[Source: http://geekswithblogs.net/EltonStoneman]

We had an issue with one of our BizTalk estates with incoming messages being suspended if they were bigger than the large message threshold:

A response message sent to adapter “WCF-BasicHttp” on Receive Location: “x” with URI:”y” is suspended. Error details: There was a failure executing the response(receive) pipeline: “z” Source: “Unknown ” Send Port: “x” URI: “y” Reason: 0x8004d027

The error message wasn’t particularly helpful but the reason code 0x8004d027 had a few threads and posts relating to DTC. This made sense as we’re in a distributed environment so DTC will be used to create message fragments under a transaction, if the whole message exceeds the threshold size. Using Web Service Studio I found the expected message size, and setting the large message threshold above that figure fixed the problem so that seemed to confirm it.

We finally tracked the issue down to permissions on the cluster where MSDTC was running. Buried in the Event Log for the BizTalk host suspending the messages was this error:

The application could not connect to MSDTC because of insufficient permissions. Please make sure that the identity under which the application is running has permission to access the cluster. Please refer to MSCS documentation on how to grant permissions. Error Specifics: d:\nt\com\complus\dtc\dtc\msdtcprx\src\dtcinit.cpp:652, Pid: 6772 No Callstack, CmdLine: “C:\Program Files\Microsoft BizTalk Server 2006\BTSNTSvc.exe” -group “BizTalk Group” -name “x” -btsapp “y”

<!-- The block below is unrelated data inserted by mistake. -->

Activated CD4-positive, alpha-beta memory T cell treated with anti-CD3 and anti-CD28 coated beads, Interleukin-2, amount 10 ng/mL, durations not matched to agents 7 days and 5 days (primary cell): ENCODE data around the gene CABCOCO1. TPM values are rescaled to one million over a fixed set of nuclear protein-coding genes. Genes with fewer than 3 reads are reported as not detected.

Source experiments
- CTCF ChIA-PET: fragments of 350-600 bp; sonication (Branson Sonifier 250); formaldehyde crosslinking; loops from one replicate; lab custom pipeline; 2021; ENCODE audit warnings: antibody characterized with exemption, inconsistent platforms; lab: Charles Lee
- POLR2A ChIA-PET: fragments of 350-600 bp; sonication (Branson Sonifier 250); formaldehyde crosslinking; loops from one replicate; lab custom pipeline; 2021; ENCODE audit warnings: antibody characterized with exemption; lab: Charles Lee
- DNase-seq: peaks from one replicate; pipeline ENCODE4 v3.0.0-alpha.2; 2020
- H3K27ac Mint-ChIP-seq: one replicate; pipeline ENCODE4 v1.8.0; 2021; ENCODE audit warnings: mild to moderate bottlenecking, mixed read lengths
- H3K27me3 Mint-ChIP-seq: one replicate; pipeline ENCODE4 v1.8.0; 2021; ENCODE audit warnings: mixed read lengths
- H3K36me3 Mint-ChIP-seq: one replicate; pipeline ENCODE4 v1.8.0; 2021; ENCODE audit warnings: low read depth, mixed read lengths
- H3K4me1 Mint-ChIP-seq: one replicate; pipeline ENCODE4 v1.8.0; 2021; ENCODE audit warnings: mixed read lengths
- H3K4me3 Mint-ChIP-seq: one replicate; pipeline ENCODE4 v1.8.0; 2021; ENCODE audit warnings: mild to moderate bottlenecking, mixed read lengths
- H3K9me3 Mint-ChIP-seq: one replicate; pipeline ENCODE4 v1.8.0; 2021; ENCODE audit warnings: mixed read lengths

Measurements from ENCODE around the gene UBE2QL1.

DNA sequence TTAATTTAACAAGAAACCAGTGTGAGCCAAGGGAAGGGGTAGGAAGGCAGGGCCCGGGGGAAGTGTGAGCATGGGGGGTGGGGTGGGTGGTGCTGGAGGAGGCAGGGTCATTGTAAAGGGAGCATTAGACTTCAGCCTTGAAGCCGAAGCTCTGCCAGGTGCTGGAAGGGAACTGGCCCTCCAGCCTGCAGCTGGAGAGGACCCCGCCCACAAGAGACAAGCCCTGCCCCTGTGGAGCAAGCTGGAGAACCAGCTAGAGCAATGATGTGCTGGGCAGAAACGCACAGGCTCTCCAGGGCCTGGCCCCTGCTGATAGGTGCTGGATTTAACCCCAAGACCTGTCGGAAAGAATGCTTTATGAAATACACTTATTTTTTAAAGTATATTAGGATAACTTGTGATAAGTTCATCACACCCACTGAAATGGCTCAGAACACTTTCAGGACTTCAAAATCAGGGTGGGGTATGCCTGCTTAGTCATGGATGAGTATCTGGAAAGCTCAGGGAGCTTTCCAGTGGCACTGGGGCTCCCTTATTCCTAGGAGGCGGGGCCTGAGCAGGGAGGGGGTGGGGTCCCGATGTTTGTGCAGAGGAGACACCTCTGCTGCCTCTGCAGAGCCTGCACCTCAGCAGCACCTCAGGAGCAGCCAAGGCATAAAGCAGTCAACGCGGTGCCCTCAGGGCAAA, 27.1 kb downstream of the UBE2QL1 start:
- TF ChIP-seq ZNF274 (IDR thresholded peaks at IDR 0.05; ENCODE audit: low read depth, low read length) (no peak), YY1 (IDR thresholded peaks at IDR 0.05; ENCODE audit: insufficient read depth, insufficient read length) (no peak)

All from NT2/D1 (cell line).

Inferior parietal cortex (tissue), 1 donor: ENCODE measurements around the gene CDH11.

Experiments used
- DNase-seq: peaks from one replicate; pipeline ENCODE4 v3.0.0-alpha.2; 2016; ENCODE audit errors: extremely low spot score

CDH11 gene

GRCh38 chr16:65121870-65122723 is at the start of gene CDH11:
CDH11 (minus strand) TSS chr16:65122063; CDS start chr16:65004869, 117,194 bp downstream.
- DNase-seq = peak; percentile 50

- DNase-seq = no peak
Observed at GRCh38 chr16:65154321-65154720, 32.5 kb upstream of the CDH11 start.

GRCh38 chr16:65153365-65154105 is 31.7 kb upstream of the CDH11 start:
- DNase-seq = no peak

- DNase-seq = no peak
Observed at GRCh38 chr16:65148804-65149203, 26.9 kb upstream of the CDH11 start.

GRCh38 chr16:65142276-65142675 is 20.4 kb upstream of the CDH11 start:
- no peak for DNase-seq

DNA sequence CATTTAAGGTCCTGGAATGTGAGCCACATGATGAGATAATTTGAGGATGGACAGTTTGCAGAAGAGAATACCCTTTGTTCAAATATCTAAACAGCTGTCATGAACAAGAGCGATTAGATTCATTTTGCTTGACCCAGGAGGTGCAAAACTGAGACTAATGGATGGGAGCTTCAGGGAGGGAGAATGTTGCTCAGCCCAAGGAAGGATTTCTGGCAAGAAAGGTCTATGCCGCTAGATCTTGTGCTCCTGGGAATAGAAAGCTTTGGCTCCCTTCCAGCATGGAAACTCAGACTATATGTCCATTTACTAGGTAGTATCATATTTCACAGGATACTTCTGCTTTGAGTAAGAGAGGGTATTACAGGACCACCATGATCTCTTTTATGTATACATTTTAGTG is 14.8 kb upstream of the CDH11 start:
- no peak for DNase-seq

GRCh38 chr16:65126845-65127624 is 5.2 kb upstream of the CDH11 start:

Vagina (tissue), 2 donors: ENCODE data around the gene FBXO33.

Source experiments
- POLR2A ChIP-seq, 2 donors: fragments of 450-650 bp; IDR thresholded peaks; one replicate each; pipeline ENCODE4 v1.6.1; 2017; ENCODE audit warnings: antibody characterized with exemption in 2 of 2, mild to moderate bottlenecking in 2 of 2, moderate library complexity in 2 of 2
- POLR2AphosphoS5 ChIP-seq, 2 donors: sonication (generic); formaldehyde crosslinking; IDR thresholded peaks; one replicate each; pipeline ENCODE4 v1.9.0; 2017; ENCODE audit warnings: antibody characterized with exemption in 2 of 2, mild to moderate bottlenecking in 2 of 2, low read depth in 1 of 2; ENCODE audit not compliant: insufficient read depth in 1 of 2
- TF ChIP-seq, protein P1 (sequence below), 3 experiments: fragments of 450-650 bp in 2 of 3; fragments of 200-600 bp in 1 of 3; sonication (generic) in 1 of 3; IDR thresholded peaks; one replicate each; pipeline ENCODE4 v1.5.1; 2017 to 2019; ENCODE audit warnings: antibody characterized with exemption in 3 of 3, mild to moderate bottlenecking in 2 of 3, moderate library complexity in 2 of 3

This was logged when the BizTalk service started, which had been the day before we found the suspended messages, so I didn’t see the connection. This post from Ben Cops: http://bencops.blogspot.com/2008/12/error-on-installing-sso-on-clustered.html pointed me in the right direction, and the steps for adding permissions are simple – the only oddity is that you set permissions at the cluster level, not at the resource level:

  • Open Cluster Administrator
  • Right-click the cluster (the topmost node) and select Properties
  • Under Security, add the BizTalk user group with Full Control

This and a host restart fixed the issue. Along the way we did notice a couple of other issues in our MSDTC configuration which we tracked down and fixed with DTCPing. Worth noting that in Windows Server 2003 the properties for MSDTC under dcomcnfg may not correctly reflect the registry settings, so while you think DTC security is configured like this:

– it may actually be configured like this:

The DTCPing log will tell you what registry settings are in use, and the BizTalk Best Practices Analyzer will warn you if the DTC security settings are incorrect, so worth double-checking this.